What did she mean by that? So the idea here is that we judge how engaged you are, how committed you are, how loyal you are to the workplace by your visibility and by the of hours you put into work and by not saying no. And saying no and putting family first actually is a career-limiting move.

So while the organization has these great policies quite often around part-time work, the reality on the ground is quite different. My data says that you have fewer hours, less pay. Why does it seem to work for Kristin? So I thought that was quite interesting. It really depends on your life cycle stage, how old you are, where are you in terms of having children, having children and eldercare.

Most of the people that I research who have eldercare issues, a lot of them tend to be older and so they go Part time partner wanted part time as a way to try to balance the eldercare demands, which are totally unpredictable as compared to childcare demands. Childcare has more predictability in it, actually. You never know when your mother or father is going to fall, break their hip.

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And so part time tends not to work for those people, and many of them just decide then to quit. So you have to decide what is it? Is it a choice of not going back into the workforce? Is it a choice of taking early retirement? How important is my career to me? How important is my physical and mental health? All of those kinds of things. So what we do know is actually for many people, work provides a protective function. Especially for people with eldercare.

So people with eldercare say to me, You know, stress at work comes and goes, but eldercare is different, it hurts the heart. The work function going in, talking to people, getting the social support. On the other hand, with childcare, your kids are growing up. And so there is a different desire to be there for them. The motivation is different. So I think you have to ask yourself some questions.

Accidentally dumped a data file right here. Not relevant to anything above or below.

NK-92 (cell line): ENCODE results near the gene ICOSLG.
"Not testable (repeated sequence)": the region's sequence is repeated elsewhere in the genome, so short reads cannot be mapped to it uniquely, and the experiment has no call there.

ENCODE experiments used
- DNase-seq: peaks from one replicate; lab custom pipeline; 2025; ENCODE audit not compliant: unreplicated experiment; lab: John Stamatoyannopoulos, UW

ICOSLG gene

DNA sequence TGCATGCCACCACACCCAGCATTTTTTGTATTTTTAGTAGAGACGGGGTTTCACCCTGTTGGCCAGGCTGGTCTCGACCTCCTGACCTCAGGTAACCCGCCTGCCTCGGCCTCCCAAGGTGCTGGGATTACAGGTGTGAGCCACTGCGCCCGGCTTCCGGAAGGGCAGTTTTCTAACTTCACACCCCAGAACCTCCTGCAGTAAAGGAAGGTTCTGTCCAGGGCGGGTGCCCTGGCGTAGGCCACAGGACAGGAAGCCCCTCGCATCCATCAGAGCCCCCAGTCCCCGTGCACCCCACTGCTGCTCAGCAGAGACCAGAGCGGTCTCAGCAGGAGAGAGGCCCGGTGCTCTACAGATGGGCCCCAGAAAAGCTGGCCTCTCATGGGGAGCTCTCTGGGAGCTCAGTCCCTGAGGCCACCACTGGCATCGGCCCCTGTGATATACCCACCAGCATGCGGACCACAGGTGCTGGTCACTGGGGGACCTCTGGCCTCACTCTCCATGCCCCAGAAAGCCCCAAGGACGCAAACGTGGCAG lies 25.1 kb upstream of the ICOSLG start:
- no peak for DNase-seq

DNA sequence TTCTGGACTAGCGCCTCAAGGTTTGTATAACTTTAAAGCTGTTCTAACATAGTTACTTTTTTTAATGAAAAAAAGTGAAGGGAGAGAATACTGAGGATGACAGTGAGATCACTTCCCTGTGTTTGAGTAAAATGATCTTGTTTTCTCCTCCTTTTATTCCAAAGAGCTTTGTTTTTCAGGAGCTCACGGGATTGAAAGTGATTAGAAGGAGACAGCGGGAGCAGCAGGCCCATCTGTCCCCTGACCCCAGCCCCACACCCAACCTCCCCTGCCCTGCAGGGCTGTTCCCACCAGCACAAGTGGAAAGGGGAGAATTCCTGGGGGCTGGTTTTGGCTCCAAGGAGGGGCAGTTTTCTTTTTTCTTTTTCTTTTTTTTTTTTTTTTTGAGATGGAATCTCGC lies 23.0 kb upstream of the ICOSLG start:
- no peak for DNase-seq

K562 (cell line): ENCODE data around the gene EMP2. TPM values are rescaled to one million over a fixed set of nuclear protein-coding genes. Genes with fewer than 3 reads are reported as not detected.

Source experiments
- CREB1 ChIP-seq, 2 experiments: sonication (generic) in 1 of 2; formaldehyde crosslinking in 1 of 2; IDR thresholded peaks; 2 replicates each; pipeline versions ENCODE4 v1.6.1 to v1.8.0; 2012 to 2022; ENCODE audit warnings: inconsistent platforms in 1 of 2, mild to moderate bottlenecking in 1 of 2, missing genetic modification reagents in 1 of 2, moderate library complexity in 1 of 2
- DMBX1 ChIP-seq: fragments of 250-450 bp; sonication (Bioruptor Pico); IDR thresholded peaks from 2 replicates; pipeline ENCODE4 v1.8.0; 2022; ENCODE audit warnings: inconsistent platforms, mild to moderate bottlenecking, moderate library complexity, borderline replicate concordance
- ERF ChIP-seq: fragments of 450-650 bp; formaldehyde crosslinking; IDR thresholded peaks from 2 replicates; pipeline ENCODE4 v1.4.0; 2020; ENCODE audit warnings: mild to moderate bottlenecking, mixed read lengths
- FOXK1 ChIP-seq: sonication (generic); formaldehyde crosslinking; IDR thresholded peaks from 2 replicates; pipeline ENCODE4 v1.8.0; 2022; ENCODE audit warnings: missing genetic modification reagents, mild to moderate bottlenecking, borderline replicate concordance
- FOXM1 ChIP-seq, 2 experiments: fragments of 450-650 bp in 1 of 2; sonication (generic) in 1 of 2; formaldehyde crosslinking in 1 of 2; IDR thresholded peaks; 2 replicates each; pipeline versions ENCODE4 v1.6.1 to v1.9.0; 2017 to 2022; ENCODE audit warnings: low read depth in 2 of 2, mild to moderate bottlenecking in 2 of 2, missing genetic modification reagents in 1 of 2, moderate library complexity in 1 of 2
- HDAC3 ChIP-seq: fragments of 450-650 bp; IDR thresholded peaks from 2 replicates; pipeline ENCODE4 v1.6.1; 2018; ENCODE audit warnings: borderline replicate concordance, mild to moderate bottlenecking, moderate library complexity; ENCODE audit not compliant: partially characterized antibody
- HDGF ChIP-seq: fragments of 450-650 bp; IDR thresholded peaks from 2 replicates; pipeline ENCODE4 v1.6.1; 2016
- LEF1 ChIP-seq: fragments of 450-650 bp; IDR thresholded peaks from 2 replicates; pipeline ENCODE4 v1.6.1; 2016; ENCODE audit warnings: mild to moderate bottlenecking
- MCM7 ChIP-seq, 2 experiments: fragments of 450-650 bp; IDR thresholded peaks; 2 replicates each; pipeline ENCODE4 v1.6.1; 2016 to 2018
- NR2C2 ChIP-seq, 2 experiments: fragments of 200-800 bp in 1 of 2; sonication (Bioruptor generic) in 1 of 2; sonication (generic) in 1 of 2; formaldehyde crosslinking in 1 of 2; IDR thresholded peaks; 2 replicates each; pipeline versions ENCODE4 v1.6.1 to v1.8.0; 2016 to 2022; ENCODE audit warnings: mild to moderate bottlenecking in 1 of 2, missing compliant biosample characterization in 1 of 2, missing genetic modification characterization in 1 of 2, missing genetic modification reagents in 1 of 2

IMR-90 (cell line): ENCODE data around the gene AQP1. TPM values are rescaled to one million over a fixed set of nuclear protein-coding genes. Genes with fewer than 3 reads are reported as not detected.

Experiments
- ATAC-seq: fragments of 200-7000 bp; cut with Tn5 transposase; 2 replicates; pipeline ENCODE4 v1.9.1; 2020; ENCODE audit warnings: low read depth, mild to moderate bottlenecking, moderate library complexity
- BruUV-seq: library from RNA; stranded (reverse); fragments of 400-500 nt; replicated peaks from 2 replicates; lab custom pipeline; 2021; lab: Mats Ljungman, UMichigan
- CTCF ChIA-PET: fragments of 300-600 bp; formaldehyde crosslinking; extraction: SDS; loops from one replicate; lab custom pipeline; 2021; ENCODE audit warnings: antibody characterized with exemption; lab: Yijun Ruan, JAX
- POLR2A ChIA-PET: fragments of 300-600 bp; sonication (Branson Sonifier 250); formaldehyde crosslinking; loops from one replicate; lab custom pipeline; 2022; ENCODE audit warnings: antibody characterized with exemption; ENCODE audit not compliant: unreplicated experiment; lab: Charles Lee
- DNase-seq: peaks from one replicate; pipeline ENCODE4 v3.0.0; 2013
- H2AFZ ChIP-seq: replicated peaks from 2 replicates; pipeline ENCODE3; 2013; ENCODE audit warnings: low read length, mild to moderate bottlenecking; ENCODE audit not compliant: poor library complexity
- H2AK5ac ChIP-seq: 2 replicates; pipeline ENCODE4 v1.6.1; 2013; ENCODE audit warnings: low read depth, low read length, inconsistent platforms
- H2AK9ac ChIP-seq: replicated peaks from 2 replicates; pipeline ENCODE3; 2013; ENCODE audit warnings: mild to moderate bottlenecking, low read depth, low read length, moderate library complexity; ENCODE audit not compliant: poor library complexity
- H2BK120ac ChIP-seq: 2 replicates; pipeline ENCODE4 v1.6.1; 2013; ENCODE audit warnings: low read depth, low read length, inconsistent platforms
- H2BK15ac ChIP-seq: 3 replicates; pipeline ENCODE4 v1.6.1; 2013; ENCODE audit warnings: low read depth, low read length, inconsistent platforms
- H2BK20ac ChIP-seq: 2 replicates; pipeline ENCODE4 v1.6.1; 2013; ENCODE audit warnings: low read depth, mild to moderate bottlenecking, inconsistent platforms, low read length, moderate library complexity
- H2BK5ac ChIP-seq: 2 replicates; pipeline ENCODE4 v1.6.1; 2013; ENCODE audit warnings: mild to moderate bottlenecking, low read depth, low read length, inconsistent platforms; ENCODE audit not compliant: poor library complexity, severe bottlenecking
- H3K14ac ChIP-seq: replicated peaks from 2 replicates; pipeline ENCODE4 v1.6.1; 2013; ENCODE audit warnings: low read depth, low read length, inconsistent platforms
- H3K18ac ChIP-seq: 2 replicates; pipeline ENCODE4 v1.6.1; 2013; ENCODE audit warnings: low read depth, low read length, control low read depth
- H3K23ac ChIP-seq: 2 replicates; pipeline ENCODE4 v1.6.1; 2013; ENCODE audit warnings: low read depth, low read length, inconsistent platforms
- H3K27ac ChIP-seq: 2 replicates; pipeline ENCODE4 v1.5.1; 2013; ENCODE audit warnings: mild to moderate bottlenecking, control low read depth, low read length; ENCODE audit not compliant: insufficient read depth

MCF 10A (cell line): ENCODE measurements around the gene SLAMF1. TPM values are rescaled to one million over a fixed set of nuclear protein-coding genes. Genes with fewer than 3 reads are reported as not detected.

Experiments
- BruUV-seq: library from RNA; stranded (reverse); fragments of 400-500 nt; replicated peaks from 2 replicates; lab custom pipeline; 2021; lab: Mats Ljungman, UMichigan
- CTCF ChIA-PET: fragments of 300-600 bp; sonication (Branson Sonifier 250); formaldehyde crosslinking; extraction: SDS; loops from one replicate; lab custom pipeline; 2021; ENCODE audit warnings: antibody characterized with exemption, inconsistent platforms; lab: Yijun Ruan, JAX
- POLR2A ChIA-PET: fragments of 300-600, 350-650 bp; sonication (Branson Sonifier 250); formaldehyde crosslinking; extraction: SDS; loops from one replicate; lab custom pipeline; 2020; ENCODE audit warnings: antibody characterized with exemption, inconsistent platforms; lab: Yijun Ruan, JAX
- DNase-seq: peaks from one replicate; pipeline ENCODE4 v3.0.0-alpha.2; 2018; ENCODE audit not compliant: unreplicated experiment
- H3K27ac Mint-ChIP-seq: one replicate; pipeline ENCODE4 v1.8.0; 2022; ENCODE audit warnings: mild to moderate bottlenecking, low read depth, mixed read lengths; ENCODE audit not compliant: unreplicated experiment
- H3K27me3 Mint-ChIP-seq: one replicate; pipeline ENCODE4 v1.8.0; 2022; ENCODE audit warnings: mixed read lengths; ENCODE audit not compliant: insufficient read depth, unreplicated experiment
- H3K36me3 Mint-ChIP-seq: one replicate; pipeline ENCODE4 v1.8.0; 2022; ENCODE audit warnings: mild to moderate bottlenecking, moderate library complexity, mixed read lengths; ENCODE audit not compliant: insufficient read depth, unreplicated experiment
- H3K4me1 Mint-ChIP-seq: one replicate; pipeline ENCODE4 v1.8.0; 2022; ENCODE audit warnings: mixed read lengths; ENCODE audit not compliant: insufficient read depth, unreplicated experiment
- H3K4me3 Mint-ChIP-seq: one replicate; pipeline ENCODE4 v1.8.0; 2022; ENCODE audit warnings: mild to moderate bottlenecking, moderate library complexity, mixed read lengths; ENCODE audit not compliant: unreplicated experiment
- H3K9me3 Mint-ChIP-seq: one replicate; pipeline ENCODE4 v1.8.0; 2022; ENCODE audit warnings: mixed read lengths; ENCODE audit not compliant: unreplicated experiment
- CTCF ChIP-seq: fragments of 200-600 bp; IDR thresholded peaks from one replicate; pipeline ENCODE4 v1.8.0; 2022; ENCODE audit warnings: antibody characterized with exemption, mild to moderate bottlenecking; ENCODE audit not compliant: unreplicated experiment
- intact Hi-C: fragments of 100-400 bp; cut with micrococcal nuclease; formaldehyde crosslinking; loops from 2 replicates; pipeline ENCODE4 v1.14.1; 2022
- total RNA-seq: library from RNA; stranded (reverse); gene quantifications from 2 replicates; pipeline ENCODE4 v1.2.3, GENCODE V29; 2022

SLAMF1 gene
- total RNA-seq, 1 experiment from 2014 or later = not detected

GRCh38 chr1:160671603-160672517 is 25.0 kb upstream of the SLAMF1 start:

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How long do I want to do this for? What am I missing out on in my career? Will I regret this if I do it? Is this something I want to do, or is this something my partner wants me to do, or is this something my parents think I should do? So if your career is really important to you, have an off-ramp but have an on-ramp and a time in mind.

If women work part time and are viewed as not taking their work as seriously as full-time professionals, how long does that stigma last? Is it a long-lasting stigma? We have much more liberal social policies. So we have one year paid parental leave.

Part time partner wanted